No Pier Pressure

Brian Wilson - No Pier Pressure
Critic Score
Based on 18 reviews
2015 Ratings: #818 / 838
User Score
Based on 28 ratings
2015 Ratings: #647
April 7, 2015 / Release Date
LP / Format
Capitol / Label
Pop, Soft Rock / Genres
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Entertainment Weekly

There’s a fundamental corniness running through Pressure, from its glossy soft-rock sheen to its borderline-anodyne lyrics about seaside love. But Wilson sells it pretty well, aided by his legendary knack for effervescent melodies and the presence of dynamic young guests.


Between hints of the past’s greatness and some head-scratching choices otherwise, Wilson’s No Pier Pressure lives in a pleasant, inoffensive middle—and that’s a quality seen nowhere across his most daring, adored works.


No Pier Pressure seems genuinely weird, as it's perilously perched between the best and worst of Wilson's pop talent and Thomas' showbiz instincts.

Rolling Stone

There are missed opportunities ... and a few too many retreads, although the harmonies do sound grand with Al Jardine and other Beach Boys teammates on board.

American Songwriter
Existing Wilson fans will find this an enjoyable enough diversion, but even they will have to admit, it’s a little flimsy and simply not up to the high water mark Wilson has set for himself.
The Guardian

No Pier Pressure doesn’t bother trying to sound current, instead aiming to attract casual listeners with special guests, not all of whom complement Wilson.


Unlike Carlos Santana, though, who could just wedge in a noodling guitar break and shuffle back to his inexplicable stiletto empire, Wilson’s chipper duets never reach equilibrium.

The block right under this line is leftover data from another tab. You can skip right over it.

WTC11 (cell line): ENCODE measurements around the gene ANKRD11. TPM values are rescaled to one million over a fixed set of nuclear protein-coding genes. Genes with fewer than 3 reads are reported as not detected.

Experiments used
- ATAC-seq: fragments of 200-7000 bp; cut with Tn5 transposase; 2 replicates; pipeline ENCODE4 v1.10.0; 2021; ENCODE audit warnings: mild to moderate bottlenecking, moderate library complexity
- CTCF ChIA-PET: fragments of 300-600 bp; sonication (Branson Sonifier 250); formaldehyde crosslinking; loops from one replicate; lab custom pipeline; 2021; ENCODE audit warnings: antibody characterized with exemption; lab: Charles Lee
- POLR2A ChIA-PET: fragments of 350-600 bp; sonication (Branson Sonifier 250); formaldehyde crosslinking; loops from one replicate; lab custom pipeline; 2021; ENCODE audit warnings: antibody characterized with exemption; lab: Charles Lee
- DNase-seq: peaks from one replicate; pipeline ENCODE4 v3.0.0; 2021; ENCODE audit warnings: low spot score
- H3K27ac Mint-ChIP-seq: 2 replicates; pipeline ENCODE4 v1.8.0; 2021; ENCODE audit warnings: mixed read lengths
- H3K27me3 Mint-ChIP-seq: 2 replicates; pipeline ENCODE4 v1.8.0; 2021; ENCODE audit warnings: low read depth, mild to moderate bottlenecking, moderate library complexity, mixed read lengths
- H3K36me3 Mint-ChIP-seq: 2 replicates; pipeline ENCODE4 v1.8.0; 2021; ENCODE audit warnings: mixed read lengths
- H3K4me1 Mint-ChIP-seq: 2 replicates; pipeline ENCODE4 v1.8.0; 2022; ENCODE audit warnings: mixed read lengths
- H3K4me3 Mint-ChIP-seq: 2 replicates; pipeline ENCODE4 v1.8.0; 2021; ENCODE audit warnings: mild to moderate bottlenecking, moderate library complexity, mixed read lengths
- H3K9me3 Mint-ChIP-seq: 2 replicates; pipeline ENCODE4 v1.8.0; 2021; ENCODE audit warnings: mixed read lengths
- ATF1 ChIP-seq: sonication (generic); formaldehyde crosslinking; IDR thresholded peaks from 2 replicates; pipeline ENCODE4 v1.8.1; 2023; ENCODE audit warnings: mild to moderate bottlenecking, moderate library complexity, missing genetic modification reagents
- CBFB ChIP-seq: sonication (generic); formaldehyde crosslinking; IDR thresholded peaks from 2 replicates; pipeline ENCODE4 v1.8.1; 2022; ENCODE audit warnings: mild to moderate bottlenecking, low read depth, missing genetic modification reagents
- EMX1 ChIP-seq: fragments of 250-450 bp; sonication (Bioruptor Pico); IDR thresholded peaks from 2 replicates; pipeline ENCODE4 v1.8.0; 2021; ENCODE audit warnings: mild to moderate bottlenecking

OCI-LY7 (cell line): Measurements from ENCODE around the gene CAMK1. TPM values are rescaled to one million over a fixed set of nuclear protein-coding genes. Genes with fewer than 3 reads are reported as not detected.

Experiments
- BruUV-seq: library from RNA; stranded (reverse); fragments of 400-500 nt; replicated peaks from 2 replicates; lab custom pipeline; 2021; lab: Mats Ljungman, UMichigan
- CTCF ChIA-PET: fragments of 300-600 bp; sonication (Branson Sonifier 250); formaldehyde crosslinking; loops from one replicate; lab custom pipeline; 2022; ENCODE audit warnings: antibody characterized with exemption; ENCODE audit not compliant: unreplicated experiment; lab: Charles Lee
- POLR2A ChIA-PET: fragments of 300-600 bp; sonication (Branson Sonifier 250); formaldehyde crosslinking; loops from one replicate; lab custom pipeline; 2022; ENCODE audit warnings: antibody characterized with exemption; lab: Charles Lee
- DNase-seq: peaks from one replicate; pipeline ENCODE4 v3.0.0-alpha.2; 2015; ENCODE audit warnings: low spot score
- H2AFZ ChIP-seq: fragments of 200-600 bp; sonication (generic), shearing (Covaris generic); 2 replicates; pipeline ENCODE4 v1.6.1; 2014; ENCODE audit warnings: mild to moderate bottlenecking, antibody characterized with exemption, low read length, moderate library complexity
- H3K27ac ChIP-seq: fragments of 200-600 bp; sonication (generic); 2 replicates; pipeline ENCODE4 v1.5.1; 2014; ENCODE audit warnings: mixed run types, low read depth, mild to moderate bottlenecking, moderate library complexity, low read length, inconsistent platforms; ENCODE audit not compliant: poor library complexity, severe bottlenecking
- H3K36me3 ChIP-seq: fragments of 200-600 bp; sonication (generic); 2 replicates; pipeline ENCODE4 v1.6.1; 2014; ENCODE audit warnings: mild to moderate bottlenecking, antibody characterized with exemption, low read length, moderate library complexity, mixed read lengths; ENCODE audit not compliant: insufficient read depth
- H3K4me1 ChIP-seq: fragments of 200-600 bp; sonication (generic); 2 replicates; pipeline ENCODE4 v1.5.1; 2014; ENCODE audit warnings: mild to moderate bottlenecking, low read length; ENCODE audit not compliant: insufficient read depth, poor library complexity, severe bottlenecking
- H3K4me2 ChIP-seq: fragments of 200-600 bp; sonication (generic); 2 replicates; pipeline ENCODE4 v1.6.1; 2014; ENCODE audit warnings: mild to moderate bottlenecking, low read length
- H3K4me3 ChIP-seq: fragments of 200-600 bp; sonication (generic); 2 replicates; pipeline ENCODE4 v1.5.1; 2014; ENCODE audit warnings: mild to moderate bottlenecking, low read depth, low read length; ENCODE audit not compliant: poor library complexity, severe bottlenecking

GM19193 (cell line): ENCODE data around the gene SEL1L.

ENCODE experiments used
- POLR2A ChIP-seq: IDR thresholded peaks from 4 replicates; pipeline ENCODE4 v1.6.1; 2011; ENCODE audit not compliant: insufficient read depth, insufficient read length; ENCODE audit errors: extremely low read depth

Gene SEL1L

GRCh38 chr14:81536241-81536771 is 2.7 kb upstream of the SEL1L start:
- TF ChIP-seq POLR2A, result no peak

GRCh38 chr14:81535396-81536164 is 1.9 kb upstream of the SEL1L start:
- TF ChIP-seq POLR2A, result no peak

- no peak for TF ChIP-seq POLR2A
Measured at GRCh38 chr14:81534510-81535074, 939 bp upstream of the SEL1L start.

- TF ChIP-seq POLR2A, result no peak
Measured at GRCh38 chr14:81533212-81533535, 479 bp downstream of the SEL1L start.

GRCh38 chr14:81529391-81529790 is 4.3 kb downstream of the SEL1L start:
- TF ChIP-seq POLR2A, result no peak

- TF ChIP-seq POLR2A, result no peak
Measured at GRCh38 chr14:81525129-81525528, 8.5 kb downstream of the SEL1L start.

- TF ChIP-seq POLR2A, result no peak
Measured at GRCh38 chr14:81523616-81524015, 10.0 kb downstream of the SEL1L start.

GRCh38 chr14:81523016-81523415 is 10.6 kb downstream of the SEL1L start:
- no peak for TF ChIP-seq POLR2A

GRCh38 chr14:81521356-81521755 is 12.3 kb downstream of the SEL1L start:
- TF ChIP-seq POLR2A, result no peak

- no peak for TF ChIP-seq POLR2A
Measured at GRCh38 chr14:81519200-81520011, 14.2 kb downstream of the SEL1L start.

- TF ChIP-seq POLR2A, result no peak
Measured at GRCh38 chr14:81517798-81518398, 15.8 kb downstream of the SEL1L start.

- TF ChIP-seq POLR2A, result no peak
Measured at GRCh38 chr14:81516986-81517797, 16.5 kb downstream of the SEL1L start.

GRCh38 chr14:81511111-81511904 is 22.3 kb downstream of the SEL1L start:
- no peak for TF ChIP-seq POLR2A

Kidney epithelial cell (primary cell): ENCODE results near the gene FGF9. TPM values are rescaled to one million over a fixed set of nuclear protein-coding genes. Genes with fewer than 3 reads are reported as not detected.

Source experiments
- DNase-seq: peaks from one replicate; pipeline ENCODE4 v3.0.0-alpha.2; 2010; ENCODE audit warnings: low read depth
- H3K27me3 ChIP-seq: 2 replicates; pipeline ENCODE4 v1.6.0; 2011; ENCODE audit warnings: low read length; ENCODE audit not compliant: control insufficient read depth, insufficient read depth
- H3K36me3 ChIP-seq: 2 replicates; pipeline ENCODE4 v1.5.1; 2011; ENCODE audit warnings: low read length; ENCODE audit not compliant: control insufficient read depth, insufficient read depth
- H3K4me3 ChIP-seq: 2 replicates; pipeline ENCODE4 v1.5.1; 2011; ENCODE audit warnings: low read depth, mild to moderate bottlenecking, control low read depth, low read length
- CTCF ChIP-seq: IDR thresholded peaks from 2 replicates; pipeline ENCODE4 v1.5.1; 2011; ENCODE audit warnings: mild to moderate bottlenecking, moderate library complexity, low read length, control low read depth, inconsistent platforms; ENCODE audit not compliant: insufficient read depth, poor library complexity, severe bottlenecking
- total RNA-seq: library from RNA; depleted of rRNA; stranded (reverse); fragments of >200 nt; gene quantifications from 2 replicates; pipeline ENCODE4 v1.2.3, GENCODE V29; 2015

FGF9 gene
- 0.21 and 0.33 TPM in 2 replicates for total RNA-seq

Consequence of Sound
The only songs that completely jell vocally are the ones featuring former Beach Boys.

No Pier Pressure throws out that decade and a half worth of good will by doing the exact opposite, stacking the record with guest stars like Nate Ruess and Kacey Musgraves and "updating" Wilson's compositions with heaps of undercooked stylistic diversions.

Drowned in Sound

No Pier Pressure shows just what too many cooks can do to a Beach Boy's broth.

Tiny Mix Tapes

The album — minus a few semi-refreshing exceptions that see Brian Wilson team up with old bandmate Jardine — is more or less artistically bankrupt, failing as it largely does to communicate or emotionalize anything of Wilson’s concrete being or of the 21st century in which he now finds himself. 


Master of disaster and songwriter/producer Joe Thomas returns to the fold to inject some Top 40 life in to the 72-year-old Wilson’s repertoire.

Brian Wilson has drawn a lot of creative fuel over the past decade writing about his lengthy creative hiatus, and the deep regret and pain associated with it. The issue is, he's been treading creative water since 2008's Lucky Old Sun, repeating the same basic ideas to diminishing returns.
I honestly would not even be able to tell if this was a Brian Wilson album if I did not know if I was listening to it. Were all these guest stars really necessary? It's really cheesy adult contemporary pop music, but I still found it an entertaining listen as it sounds like Brian was trying to make a bad album here.

Favourite tracks: This Beautiful Day, What Ever Happened, One Kind of Love
More of a marketing trick, it wants to be fresh but it ends in a safe, summerish, unbalanced pastiche.
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Track List

  1. This Beautiful Day
  2. Runaway Dancer [ft. Sebu Simonian]
  3. What Ever Happened [ft. Al Jardine and David Marks]
  4. On The Island [ft. She & Him]
  5. Our Special Love [ft. Peter Hollens]
  6. The Right Time [ft. Al Jardine and David Marks]
  7. Guess You Had To Be There [ft. Kacey Musgraves]
  8. Tell Me Why [ft. Al Jardine]
  9. Sail Away [ft. Blondie Chaplin and Al Jardine]
  10. One Kind Of Love
  11. Saturday Night [ft. Nate Ruess]
  12. The Last Song
  13. Half Moon Bay
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Added on: January 29, 2015